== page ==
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Image: National Cancer Institute via Unsplash

With review nearly finished, UnitedHealth says ‘no evidence’ doctors’ charts stolen in ransomware attack

UnitedHealth Group has completed more than 90% of its review of the data accessed and stolen by ransomware hackers earlier this year, finding “no evidence” that materials such as doctors’ charts or full medical histories were exfiltrated from its systems.

In an advisory on Thursday, the healthcare giant provided its first breach notification to those who may have been affected by the attack on Change Healthcare, which paralyzed the medical industry for weeks due to the company’s pivotal role in the processing of payments and prescriptions.

In April, Change Healthcare confirmed the hackers accessed data that covers “a substantial proportion of people in America.” While the company is still determining the full extent of the breach, so far they have confirmed that names, addresses, dates of birth, phone numbers, and email addresses were leaked.

The attackers also likely accessed some combination of: 

  • Health insurance information (such as primary, secondary or other health plans/policies, insurance companies, member/group ID numbers, and Medicaid-Medicare-government payor ID numbers);
  • Health information (such as medical record numbers, providers, diagnoses, medicines, test results, images, care and treatment);
  • Billing, claims and payment information (such as claim numbers, account numbers, billing codes, payment cards, financial and banking information, payments made, and balance due); and/or
  • Other personal information such as Social Security numbers, driver’s licenses or state ID numbers, or passport numbers.

The federal government said two weeks ago that it will allow Change Healthcare to send data breach notifications to victims on behalf of the company’s customers — which include thousands of hospitals, pharmacies, health clinics and doctors’ offices.

Current and former Change Healthcare customers can use the public data breach notice posted online to “proactively notify their individuals of the incident now while the data review remains ongoing and share how individuals can reach out to CHC if they have questions.”

In statements after UnitedHealth’s notice, Senators Maggie Hassan (D-N.H.) and Marsha Blackburn (R-TN) said the company may have been in violation of the Health Insurance Portability and Accountability Act (HIPAA), which requires covered entities to notify individuals of a known or suspected data breach within 60 days of discovering the incident.

Letters sent by the two senators earlier this month and in April urged UnitedHealth Group to begin notifications by June 21.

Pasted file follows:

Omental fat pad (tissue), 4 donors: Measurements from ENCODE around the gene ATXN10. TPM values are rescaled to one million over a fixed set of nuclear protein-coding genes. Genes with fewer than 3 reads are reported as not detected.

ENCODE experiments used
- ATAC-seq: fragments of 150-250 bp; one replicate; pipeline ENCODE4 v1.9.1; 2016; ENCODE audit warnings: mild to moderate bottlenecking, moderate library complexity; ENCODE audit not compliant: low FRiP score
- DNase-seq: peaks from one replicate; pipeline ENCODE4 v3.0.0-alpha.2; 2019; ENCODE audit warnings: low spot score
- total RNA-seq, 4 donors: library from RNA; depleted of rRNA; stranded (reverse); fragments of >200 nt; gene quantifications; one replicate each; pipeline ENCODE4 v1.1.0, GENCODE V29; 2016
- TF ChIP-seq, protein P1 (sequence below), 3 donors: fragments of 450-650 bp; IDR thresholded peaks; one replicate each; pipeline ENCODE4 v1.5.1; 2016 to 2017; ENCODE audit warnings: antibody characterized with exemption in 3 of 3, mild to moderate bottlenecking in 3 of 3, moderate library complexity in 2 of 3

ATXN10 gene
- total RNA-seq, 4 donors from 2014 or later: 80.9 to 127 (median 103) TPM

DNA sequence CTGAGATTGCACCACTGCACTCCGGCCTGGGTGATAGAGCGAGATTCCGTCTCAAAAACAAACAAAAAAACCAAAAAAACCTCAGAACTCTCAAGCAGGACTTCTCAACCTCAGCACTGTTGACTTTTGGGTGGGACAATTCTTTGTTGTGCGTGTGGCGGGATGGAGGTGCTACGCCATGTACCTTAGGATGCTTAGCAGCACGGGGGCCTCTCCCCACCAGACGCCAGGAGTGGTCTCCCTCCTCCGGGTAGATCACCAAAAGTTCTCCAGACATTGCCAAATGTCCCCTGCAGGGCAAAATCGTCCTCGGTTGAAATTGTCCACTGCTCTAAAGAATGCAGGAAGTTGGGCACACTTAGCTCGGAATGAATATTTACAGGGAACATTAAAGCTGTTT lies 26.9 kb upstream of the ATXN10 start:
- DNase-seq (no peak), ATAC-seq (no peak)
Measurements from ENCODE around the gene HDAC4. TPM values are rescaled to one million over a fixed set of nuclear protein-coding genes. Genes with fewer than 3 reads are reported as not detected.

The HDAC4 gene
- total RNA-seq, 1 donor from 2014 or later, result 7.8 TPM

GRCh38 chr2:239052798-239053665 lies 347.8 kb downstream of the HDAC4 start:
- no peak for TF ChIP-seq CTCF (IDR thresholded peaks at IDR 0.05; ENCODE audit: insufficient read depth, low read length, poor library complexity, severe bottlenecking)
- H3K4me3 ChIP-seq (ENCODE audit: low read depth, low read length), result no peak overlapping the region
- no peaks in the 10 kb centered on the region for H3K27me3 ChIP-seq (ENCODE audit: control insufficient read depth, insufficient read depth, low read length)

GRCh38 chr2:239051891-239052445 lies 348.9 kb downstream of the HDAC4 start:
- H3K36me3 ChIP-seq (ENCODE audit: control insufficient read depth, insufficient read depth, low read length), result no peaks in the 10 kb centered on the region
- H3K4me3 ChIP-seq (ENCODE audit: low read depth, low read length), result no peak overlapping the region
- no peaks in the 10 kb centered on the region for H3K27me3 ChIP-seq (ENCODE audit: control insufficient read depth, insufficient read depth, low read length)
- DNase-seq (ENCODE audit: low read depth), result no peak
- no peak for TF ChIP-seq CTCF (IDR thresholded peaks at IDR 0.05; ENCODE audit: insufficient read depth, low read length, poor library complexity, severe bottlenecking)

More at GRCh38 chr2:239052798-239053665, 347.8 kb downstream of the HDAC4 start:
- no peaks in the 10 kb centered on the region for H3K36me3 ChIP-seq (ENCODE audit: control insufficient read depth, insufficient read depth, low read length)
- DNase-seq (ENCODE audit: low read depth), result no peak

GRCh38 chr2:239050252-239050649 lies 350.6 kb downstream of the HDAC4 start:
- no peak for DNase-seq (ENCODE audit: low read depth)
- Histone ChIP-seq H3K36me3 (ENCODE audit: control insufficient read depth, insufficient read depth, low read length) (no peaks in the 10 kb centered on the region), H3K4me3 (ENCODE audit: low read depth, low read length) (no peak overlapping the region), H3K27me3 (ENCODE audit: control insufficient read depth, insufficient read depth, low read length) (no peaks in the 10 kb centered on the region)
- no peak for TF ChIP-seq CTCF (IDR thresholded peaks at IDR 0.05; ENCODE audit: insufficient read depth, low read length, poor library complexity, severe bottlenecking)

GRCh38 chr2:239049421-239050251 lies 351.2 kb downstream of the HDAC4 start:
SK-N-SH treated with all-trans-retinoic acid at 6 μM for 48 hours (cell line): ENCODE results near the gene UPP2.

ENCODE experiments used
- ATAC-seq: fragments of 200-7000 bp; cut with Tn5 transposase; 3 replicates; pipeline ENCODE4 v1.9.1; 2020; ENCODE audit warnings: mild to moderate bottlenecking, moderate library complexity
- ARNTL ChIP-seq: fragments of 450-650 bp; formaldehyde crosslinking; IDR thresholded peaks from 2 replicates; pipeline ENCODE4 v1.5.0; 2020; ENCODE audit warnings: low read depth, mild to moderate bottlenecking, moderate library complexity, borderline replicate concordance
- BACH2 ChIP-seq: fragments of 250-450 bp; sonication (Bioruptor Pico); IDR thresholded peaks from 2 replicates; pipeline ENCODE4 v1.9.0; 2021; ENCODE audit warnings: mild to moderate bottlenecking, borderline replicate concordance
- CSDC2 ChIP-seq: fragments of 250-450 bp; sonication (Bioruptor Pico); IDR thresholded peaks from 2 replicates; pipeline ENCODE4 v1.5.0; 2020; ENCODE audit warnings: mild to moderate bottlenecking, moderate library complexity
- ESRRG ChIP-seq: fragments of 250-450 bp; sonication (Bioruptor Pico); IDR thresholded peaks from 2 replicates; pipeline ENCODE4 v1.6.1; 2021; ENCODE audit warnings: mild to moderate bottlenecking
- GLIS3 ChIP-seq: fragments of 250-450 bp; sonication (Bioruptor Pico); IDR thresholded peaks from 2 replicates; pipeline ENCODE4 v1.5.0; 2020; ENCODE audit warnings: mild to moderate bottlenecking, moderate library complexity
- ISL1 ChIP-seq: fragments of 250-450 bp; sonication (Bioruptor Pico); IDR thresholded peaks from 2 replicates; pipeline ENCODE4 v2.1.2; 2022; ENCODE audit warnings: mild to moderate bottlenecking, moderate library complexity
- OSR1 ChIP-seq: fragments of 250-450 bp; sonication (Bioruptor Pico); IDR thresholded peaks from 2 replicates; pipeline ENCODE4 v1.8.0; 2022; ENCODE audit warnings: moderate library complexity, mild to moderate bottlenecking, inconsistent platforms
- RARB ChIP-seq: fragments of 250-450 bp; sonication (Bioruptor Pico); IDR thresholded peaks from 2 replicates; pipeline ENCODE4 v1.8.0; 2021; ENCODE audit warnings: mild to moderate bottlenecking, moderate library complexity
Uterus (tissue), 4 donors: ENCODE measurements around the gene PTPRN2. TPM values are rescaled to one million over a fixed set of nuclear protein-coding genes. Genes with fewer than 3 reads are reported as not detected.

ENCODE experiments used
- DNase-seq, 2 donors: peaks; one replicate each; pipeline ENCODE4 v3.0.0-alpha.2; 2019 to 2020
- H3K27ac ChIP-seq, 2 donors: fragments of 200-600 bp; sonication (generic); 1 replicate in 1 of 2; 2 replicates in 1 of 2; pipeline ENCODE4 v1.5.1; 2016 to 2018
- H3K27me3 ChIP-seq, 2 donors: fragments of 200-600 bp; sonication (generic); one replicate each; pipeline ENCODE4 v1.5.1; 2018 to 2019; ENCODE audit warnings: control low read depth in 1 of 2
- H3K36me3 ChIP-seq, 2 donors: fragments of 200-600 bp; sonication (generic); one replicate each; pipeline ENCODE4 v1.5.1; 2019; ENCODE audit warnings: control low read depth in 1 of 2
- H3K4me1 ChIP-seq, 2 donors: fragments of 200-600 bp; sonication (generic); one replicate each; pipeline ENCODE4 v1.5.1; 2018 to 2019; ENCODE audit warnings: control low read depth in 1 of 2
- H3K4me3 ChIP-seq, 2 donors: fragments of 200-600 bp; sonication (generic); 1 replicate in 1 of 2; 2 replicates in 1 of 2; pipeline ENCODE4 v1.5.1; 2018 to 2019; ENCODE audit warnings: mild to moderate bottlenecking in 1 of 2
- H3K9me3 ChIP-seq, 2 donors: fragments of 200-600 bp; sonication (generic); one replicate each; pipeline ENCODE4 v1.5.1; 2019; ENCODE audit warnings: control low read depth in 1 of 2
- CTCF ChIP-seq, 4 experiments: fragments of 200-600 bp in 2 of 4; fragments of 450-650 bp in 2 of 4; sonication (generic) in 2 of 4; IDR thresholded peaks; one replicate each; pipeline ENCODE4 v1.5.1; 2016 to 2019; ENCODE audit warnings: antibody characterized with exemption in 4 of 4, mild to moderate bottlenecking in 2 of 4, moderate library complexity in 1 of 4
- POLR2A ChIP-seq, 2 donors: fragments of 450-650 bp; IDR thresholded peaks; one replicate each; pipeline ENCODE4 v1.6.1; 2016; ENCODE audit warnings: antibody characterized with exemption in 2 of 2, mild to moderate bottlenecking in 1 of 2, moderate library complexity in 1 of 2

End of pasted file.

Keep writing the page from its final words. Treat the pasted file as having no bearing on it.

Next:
Hassan lauded that notifications were beginning but said it is “unacceptable that Americans will be left in the dark for at least another month about a hack that occurred in February.”

“By UnitedHealth Group’s own admission, the personal information of tens of millions of Americans could be at risk and that information could include personal medical information as well as Social Security numbers and other sensitive data,” she said.

“While this is a step in the right direction, the company must find ways to move more quickly to directly notify patients that their personal information is at risk.”

The attack on Change Healthcare is one of the largest ransomware events to ever hit the healthcare industry and sparked outrage as millions of U.S. residents struggled to get medications.

Sen. Ron Wyden (D-OR) said last month that UnitedHealth’s senior executives and board of directors “must be held accountable” for a cascade of reckless decisions — most notably having a chief information security officer who had not worked in a fulltime cybersecurity role before he was elevated to the job in June 2023.

The attack has also reignited efforts to better regulate the healthcare industry after UnitedHealth Group’s CEO admitted the entire attack was traced back to a remote access server that was not protected with multifactor authentication (MFA). MFA policies were waived for servers running older software, the company admitted in Congressional hearings

Editor's note: This article was updated at 3:30 p.m. Eastern time with statements from Senators Maggie Hassan (D-N.H.) and Marsha Blackburn (R-TN).

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Jonathan Greig

Jonathan Greig

is a Breaking News Reporter at Recorded Future News. Jonathan has worked across the globe as a journalist since 2014. Before moving back to New York City, he worked for news outlets in South Africa, Jordan and Cambodia. He previously covered cybersecurity at ZDNet and TechRepublic.